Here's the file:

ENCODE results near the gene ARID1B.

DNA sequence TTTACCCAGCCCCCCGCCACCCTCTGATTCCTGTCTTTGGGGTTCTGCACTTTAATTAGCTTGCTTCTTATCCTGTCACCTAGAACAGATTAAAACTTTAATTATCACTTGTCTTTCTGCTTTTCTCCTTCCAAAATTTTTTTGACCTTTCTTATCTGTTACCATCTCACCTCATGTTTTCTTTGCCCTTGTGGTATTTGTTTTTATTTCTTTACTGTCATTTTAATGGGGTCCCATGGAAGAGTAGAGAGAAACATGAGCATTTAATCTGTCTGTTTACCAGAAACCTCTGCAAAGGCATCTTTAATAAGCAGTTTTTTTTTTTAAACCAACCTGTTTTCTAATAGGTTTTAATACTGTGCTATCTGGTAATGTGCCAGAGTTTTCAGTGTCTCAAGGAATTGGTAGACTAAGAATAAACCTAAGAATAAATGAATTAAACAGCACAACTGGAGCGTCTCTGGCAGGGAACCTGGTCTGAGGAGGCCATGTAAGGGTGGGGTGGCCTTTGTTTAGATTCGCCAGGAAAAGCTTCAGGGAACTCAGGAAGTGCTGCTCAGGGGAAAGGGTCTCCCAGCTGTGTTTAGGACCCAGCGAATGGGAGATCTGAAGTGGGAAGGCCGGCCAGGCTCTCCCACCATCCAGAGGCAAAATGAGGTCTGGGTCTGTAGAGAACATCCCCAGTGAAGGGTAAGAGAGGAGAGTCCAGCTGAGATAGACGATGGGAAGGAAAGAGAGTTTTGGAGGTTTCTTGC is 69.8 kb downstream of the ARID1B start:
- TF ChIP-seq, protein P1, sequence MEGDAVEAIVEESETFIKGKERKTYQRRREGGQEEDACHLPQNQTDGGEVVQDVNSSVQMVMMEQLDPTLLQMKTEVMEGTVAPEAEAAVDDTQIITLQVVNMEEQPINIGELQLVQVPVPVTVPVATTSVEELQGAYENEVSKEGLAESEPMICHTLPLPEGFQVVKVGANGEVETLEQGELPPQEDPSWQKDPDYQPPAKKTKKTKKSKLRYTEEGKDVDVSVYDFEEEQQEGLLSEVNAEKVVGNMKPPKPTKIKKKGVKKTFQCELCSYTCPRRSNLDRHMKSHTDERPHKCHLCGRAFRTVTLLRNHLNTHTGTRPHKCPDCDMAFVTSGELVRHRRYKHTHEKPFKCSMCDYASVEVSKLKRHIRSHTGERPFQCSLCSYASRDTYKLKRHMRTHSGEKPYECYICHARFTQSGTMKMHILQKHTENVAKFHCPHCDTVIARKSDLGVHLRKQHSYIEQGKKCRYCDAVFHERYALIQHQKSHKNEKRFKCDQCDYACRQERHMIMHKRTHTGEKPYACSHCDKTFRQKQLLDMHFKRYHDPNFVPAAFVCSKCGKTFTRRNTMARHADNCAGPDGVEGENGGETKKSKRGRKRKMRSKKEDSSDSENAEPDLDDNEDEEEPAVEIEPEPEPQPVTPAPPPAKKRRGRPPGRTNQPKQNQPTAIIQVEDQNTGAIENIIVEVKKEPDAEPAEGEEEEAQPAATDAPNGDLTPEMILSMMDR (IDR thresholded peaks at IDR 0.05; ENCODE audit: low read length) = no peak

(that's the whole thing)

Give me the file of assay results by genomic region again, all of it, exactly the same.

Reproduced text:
ENCODE results near the gene ARID1B.

DNA sequence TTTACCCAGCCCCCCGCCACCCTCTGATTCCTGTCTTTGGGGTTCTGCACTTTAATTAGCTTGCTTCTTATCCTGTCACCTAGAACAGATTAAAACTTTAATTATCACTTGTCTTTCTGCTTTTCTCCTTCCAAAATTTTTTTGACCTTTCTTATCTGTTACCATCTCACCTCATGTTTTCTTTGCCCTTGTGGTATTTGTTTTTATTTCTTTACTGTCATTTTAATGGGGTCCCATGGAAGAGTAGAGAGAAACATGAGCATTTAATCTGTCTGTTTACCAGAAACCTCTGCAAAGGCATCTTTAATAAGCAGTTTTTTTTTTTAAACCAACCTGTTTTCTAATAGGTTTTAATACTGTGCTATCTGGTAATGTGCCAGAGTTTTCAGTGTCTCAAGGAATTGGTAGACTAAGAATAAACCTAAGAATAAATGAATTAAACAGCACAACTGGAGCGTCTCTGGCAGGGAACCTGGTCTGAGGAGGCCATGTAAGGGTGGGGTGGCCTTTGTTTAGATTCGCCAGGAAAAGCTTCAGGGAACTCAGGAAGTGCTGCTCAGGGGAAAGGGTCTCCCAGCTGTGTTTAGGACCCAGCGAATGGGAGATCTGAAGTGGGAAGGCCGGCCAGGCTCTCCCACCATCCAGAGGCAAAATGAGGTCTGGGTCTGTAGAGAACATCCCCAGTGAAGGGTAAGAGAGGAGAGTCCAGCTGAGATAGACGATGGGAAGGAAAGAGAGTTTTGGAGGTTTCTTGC is 69.8 kb downstream of the ARID1B start:
- TF ChIP-seq, protein P1, sequence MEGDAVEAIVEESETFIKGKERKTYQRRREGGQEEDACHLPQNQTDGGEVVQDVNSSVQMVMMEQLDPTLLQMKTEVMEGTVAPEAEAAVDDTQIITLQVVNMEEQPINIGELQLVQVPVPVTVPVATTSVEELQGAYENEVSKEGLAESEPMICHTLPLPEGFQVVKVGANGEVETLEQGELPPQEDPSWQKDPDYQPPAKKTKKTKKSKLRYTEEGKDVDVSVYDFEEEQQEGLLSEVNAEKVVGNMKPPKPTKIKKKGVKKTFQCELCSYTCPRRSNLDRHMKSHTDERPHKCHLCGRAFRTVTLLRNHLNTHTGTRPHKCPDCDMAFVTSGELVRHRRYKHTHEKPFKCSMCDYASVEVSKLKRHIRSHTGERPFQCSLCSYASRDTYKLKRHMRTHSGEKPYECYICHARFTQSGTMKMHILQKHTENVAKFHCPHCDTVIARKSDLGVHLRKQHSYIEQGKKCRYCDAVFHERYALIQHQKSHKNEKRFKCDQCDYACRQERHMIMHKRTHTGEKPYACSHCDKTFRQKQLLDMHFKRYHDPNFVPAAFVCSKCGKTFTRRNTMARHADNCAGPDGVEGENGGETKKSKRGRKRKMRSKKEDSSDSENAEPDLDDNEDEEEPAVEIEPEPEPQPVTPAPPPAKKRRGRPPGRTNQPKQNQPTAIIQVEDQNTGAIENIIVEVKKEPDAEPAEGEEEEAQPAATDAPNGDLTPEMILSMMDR (IDR thresholded peaks at IDR 0.05; ENCODE audit: low read length) = no peak